University honors U.S. Health Secretary Shalala

The University conferred an honorary doctorate on U.S. Secretary of Health and Human Resources Donna E. Shalala,

whom it cited for her “contributions and attainments in matters of equality and social welfare and the advancement of the status of women, minorities, and children.” Shalala is America’s longest-serving Secretary of Health.

In her remarks after being formally hooded, the U.S. Cabinet official linked education, health, and peace.

“It was,” she claimed, “precisely the flow of information, the sharing of knowledge, and the open trading of ideas that started the thaw in the Cold War.” This sharing of knowledge is not just important to global peace, she continued; it is just as important to global health. Pointing as an example to work being done at the University’s Institute of Evolution on genetic damage in Chernobyl victims (see Focus, Spring 96), the Health Secretary said that education and knowledge-sharing “help ensure a world where a medical discovery made by any one nation—and research done by any one individual—will benefit us all.”

Calling for both public and private investment in research and education (“My wish for all of you is to continue to further and enrich this tradition”), she earlier told the audience in the Hecht Museum’s recently dedicated auditorium “that the United States just made the largest investment in our history to the National Institutes of Health. This will steady the stream of research money. This commitment will [also] provide more funding for Israeli scientists--and their counterparts around the globe—who compete for grants from the NIH.” She invited Israeli scientists to apply.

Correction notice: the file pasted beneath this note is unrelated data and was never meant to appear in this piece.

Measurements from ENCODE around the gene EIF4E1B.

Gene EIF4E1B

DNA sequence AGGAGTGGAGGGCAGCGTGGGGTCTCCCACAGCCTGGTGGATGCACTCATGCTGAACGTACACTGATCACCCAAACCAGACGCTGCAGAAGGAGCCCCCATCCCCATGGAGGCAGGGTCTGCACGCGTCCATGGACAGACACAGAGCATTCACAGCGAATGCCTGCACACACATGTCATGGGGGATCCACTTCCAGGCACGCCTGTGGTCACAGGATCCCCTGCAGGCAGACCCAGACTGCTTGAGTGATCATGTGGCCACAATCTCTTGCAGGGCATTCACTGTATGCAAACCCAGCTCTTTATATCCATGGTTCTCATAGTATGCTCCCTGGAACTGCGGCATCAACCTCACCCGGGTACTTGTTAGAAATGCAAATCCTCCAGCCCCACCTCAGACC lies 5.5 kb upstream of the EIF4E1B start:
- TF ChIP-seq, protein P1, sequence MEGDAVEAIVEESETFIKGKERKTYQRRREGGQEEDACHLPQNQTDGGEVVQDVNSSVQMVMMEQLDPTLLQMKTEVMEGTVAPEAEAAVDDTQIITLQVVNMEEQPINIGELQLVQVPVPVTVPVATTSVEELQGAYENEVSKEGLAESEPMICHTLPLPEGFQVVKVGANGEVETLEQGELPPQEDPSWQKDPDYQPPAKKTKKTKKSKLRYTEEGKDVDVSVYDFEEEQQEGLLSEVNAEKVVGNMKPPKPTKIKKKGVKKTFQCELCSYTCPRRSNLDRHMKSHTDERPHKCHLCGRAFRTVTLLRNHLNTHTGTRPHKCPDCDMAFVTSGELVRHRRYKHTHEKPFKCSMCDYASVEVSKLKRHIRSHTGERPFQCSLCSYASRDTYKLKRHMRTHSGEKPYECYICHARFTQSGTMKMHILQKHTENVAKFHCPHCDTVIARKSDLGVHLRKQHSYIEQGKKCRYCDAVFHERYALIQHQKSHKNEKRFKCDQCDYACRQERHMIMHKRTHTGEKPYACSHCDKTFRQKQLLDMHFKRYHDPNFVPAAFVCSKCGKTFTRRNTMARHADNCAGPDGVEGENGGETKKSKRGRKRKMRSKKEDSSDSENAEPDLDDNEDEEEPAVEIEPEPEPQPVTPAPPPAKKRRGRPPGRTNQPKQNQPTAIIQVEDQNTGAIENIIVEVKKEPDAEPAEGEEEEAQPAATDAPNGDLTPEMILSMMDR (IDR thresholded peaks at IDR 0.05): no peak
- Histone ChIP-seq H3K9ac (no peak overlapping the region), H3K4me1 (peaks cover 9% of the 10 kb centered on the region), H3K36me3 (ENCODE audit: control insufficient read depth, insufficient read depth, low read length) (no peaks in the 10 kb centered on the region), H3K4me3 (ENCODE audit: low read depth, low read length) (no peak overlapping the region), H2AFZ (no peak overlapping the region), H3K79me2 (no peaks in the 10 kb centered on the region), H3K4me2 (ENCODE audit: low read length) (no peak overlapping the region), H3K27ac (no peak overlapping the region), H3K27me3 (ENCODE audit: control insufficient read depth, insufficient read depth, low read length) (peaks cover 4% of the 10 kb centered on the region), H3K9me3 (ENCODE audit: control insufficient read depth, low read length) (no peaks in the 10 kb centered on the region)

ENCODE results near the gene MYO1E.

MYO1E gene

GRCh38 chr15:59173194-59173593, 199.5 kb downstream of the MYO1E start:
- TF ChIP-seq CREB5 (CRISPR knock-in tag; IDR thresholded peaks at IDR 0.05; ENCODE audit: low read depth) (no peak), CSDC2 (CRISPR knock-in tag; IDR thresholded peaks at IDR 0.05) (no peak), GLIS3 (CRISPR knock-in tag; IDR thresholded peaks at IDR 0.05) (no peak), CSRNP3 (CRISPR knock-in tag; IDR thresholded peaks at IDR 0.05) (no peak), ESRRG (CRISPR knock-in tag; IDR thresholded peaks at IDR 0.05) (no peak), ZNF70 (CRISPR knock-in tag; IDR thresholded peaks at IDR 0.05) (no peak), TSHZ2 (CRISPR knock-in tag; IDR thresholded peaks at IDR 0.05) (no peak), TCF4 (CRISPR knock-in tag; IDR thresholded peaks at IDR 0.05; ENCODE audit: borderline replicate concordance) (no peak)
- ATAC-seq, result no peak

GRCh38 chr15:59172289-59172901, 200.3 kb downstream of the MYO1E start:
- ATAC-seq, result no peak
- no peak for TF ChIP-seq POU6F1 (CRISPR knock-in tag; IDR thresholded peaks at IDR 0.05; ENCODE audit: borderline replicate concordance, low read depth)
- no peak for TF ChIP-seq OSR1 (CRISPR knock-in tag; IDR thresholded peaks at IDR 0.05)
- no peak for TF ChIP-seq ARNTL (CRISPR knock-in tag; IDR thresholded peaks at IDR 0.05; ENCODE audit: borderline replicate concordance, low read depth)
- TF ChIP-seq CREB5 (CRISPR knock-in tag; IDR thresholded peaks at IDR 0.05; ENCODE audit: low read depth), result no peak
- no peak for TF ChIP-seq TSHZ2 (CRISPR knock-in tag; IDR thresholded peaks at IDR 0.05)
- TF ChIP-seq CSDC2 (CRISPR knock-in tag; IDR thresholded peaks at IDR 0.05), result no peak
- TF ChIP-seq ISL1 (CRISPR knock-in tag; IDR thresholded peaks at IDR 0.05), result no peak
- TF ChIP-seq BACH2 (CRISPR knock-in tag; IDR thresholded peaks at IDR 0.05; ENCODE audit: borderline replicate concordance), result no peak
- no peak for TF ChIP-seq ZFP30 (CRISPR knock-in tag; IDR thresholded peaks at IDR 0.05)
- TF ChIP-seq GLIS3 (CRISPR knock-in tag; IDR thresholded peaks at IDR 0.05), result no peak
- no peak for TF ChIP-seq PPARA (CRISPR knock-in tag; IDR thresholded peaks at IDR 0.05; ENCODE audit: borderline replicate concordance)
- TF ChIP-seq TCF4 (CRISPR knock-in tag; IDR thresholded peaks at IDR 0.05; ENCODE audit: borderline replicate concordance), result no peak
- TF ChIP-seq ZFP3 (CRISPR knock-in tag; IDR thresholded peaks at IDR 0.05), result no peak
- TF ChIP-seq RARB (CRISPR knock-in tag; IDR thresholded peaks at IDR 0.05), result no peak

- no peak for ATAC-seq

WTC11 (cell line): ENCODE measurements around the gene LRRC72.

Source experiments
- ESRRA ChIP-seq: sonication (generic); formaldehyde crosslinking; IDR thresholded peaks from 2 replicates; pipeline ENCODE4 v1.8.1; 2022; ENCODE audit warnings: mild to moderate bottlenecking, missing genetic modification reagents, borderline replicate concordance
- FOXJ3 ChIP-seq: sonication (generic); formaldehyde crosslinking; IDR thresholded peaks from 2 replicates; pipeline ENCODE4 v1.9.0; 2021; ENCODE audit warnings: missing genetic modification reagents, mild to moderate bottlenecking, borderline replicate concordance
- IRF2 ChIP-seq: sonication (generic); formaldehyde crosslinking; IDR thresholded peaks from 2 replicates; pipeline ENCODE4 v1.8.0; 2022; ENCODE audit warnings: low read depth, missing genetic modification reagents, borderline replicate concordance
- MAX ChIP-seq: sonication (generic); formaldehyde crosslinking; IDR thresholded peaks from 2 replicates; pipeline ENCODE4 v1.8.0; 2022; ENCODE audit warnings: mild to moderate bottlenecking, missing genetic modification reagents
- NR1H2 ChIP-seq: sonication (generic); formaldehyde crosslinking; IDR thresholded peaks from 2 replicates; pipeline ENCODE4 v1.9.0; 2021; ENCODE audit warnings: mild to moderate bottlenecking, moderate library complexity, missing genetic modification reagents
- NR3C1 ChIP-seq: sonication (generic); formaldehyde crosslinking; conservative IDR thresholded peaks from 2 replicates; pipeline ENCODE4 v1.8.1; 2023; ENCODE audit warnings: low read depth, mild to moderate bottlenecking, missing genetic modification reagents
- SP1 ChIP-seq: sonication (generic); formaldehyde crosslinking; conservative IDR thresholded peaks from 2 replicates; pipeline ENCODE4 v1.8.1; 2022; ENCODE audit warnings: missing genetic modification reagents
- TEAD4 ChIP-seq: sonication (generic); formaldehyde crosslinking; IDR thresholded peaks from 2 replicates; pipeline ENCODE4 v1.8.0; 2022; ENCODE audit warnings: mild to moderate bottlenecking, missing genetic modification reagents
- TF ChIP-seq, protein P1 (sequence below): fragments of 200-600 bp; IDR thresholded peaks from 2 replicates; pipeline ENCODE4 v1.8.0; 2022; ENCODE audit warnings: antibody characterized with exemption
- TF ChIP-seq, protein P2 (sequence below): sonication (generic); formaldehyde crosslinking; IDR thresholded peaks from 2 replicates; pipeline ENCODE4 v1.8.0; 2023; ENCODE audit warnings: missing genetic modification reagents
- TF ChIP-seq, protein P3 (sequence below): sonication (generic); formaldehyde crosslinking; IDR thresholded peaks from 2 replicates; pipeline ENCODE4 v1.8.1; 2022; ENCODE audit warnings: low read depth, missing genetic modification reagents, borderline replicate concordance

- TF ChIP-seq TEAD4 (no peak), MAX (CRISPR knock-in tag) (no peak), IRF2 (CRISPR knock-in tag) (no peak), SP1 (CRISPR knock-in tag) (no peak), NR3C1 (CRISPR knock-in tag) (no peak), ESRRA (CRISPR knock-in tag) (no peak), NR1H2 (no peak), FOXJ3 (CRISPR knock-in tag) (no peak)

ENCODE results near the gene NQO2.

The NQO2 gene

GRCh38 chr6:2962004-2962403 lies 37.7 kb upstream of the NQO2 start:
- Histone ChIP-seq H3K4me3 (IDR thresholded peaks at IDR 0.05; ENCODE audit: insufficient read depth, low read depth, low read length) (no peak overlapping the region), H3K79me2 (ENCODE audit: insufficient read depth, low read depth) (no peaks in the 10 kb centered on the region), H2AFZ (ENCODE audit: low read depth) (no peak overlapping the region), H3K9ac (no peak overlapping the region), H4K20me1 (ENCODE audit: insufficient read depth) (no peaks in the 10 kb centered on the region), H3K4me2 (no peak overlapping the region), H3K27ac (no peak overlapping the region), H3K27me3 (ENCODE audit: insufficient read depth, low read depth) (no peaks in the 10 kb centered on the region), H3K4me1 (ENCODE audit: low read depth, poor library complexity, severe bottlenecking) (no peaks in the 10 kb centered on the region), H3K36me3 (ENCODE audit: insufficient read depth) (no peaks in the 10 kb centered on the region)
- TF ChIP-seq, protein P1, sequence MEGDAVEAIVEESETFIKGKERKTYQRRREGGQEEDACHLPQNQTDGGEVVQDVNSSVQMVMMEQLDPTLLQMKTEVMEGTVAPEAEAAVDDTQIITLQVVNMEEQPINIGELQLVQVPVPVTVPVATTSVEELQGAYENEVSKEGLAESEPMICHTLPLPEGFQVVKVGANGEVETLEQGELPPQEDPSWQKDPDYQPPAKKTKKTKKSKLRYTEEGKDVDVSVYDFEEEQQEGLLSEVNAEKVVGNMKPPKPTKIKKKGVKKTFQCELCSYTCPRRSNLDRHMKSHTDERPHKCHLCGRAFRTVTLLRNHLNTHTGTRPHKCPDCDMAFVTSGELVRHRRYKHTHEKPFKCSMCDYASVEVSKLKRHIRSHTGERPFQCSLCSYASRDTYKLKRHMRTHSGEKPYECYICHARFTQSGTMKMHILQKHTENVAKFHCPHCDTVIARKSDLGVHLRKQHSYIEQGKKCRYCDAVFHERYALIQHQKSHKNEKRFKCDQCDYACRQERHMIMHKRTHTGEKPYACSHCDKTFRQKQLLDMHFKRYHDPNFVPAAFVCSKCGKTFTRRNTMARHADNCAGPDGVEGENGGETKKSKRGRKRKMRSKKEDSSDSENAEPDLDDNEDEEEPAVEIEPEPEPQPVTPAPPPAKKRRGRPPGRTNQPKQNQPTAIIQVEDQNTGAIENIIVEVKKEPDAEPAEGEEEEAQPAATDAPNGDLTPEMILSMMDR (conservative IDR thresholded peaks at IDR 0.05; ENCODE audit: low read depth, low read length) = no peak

Though education may be more important to the well-being of a nation, she said, it also increased the individual’s chances of being in good health. “We know that educated individuals tend be healthier,” Shalala stated. “They know how to make wiser health choices and to live healthier lifestyles. In the United States, over the past two decades, we’ve seen this inverse relationship between education and health—less schooling leads to greater mortality rates.”

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